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Republicans Claim That The Bush And Ryan Plans To Privatize Social Security Aren’t Actually Privatization

A bevy of Republican lawmakers and strategists — including self-styled “Young Gun,” Rep. Kevin McCarthy (R-CA) — have recently taken to denying that the Republican agenda includes privatizing Social Security. Of course, plenty of Republicans have proposed doing just that, and in McCarthy’s case, his own book promotes a privatization plan.

Republicans are so desperate to avoid using the word privatization, in fact, that they are even claiming that the two highest-profile privatization plans — former President George W. Bush’s plan and Rep. Paul Ryan’s (R-WI) Roadmap for America’s Future — wouldn’t actually privatize Social Security:

“I would argue that Bush’s plan is not privatization, and the road map is not privatization,” said Texas Rep. Michael Burgess, another co-sponsor of the road map measure. “Call it what you will. I would prefer people think about it as giving people options and choice. Right now, you have one option and one choice.”

Road map co-sponsor and Republican Study Committee Chairman Tom Price of Georgia avoided using the word “privatization” when talking about Social Security, saying it only to accuse Democrats of misusing the term. “When you hear folks talk about privatization of Social Security, then it’s simply political demagoguery meant to divide people instead of fostering a sober, reflective discussion,” he said.

Let’s go straight to the source, shall we? In describing his plan, Bush said he wanted to “give younger workers the option, at their choice, of being able to manage some of their own money in the private sectors.”

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Lest there be any mistaking it, he said during a different appearance that “our plan says, we’re going to keep the promise to our seniors, but we’ll allow younger workers at their choice to invest some of their own money in the private markets.” Bush even used the word “privatization” himself, though he later denied it.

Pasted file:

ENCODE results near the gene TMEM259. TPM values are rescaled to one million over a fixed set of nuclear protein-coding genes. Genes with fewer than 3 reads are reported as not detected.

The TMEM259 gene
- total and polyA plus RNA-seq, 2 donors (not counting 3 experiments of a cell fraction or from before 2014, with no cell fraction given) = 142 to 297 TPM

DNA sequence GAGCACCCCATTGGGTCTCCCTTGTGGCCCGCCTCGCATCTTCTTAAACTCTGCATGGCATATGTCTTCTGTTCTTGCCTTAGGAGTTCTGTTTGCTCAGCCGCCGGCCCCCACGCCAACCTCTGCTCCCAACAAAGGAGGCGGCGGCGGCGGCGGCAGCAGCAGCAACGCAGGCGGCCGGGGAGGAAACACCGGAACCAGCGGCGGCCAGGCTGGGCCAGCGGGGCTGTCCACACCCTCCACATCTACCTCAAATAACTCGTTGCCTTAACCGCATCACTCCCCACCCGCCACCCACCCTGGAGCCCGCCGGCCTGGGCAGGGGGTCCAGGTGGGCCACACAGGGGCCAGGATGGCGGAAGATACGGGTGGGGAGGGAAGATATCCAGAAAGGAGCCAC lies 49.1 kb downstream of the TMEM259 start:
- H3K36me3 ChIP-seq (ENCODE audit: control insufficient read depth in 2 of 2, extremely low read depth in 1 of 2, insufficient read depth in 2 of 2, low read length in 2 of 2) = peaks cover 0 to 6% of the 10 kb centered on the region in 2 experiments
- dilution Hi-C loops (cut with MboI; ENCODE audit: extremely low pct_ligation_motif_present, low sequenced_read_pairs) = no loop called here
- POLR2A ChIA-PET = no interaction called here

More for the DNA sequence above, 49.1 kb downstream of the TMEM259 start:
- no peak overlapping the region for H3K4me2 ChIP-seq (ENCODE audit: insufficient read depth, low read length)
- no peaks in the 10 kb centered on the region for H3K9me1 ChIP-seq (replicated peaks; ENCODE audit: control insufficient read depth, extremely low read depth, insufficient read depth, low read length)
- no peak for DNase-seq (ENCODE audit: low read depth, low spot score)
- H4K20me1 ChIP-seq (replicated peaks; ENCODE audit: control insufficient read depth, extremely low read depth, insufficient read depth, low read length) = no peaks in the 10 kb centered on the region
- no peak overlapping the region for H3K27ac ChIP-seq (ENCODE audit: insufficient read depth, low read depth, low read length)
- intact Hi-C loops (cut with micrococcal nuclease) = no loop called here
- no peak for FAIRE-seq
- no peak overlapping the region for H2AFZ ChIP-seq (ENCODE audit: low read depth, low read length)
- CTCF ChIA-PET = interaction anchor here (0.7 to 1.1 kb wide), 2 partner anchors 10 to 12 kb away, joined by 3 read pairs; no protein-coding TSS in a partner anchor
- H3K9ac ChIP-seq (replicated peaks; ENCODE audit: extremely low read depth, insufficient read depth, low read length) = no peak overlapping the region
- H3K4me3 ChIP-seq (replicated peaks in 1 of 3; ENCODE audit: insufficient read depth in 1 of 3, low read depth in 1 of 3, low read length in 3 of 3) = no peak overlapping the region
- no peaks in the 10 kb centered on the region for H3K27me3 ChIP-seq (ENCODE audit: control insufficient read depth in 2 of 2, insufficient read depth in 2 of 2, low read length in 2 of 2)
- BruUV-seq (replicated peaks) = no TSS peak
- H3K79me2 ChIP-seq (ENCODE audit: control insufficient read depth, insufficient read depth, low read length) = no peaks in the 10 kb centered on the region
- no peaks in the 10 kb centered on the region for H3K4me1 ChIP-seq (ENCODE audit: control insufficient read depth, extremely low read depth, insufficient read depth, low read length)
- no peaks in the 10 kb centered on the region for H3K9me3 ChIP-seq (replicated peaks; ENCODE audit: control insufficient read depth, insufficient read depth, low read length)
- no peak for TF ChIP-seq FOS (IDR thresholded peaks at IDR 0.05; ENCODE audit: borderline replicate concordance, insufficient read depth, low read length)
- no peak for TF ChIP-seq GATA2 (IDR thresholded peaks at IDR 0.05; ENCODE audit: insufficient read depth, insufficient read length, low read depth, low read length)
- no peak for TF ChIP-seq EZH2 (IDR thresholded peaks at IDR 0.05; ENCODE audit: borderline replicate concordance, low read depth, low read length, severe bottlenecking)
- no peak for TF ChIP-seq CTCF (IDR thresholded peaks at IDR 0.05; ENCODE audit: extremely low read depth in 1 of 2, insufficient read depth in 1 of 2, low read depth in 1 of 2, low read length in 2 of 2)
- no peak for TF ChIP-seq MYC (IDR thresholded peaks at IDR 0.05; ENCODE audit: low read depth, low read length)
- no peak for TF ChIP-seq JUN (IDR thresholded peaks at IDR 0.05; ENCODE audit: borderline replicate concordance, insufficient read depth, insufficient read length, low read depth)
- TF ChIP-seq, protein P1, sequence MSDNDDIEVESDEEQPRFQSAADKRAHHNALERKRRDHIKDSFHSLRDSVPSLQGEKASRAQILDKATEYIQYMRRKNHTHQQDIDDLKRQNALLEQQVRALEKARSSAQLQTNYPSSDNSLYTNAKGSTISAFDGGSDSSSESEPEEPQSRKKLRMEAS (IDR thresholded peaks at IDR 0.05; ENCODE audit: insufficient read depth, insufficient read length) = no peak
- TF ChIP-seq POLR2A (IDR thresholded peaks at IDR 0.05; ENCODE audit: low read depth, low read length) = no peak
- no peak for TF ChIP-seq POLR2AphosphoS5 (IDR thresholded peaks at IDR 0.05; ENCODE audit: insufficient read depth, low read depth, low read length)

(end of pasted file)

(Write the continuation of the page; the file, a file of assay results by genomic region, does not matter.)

For Price and Burgess to claim that Ryan’s Roadmap isn’t a privatization plan shows that they’re either willing to mislead people about a proposal they’re co-sponsoring or that they simply haven’t read the plan. The Roadmap clearly touts “the creation of personal investment accounts” that are “the property of the individual.” (Emphasis in the original document.) In fact, Ryan writes that a selling-point for his plan is that it will allow many people “to join the investor class for the first time.”

It was those who favored privatization that came up with the phrase in the first place, and then sought desperately to relabel it once it became clear that the word “privatization” scared people. As Paul Krugman put it, “the right discovered that ‘privatization’ polled badly. And suddenly, the term was a liberal plot.” But while they may shift their vocabulary, Republicans are not changing the substance of their agenda.